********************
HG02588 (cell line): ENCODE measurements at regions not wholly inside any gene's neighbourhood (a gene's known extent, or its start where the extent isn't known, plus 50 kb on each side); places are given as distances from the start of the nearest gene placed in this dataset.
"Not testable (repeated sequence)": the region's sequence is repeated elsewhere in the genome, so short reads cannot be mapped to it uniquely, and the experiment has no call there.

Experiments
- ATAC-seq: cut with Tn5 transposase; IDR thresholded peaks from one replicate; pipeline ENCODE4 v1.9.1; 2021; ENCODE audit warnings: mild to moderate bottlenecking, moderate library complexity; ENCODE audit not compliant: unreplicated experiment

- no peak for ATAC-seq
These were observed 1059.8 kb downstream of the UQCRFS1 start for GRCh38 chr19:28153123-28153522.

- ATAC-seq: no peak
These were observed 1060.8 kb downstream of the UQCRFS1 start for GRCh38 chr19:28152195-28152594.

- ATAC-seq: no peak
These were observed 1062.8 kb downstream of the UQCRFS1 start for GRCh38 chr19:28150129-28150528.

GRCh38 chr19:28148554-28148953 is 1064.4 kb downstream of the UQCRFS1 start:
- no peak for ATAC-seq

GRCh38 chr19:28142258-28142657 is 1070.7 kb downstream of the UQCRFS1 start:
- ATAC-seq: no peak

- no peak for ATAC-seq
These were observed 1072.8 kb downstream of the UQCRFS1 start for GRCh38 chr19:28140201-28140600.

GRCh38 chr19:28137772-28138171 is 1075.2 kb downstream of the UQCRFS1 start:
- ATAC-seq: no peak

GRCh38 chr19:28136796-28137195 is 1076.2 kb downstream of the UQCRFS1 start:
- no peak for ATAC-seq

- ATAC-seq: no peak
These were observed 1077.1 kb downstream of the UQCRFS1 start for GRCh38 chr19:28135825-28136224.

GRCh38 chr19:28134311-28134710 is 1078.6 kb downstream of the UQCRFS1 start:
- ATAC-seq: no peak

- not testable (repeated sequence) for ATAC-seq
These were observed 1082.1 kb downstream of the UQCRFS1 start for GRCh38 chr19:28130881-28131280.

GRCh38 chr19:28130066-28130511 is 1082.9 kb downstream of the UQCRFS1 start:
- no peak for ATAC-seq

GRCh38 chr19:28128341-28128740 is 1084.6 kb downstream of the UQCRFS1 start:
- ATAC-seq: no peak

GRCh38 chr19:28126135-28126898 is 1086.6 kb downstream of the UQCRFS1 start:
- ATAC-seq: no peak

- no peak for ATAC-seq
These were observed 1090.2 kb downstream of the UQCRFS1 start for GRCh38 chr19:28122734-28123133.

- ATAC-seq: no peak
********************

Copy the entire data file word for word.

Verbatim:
HG02588 (cell line): ENCODE measurements at regions not wholly inside any gene's neighbourhood (a gene's known extent, or its start where the extent isn't known, plus 50 kb on each side); places are given as distances from the start of the nearest gene placed in this dataset.
"Not testable (repeated sequence)": the region's sequence is repeated elsewhere in the genome, so short reads cannot be mapped to it uniquely, and the experiment has no call there.

Experiments
- ATAC-seq: cut with Tn5 transposase; IDR thresholded peaks from one replicate; pipeline ENCODE4 v1.9.1; 2021; ENCODE audit warnings: mild to moderate bottlenecking, moderate library complexity; ENCODE audit not compliant: unreplicated experiment

- no peak for ATAC-seq
These were observed 1059.8 kb downstream of the UQCRFS1 start for GRCh38 chr19:28153123-28153522.

- ATAC-seq: no peak
These were observed 1060.8 kb downstream of the UQCRFS1 start for GRCh38 chr19:28152195-28152594.

- ATAC-seq: no peak
These were observed 1062.8 kb downstream of the UQCRFS1 start for GRCh38 chr19:28150129-28150528.

GRCh38 chr19:28148554-28148953 is 1064.4 kb downstream of the UQCRFS1 start:
- no peak for ATAC-seq

GRCh38 chr19:28142258-28142657 is 1070.7 kb downstream of the UQCRFS1 start:
- ATAC-seq: no peak

- no peak for ATAC-seq
These were observed 1072.8 kb downstream of the UQCRFS1 start for GRCh38 chr19:28140201-28140600.

GRCh38 chr19:28137772-28138171 is 1075.2 kb downstream of the UQCRFS1 start:
- ATAC-seq: no peak

GRCh38 chr19:28136796-28137195 is 1076.2 kb downstream of the UQCRFS1 start:
- no peak for ATAC-seq

- ATAC-seq: no peak
These were observed 1077.1 kb downstream of the UQCRFS1 start for GRCh38 chr19:28135825-28136224.

GRCh38 chr19:28134311-28134710 is 1078.6 kb downstream of the UQCRFS1 start:
- ATAC-seq: no peak

- not testable (repeated sequence) for ATAC-seq
These were observed 1082.1 kb downstream of the UQCRFS1 start for GRCh38 chr19:28130881-28131280.

GRCh38 chr19:28130066-28130511 is 1082.9 kb downstream of the UQCRFS1 start:
- no peak for ATAC-seq

GRCh38 chr19:28128341-28128740 is 1084.6 kb downstream of the UQCRFS1 start:
- ATAC-seq: no peak

GRCh38 chr19:28126135-28126898 is 1086.6 kb downstream of the UQCRFS1 start:
- ATAC-seq: no peak

- no peak for ATAC-seq
These were observed 1090.2 kb downstream of the UQCRFS1 start for GRCh38 chr19:28122734-28123133.

- ATAC-seq: no peak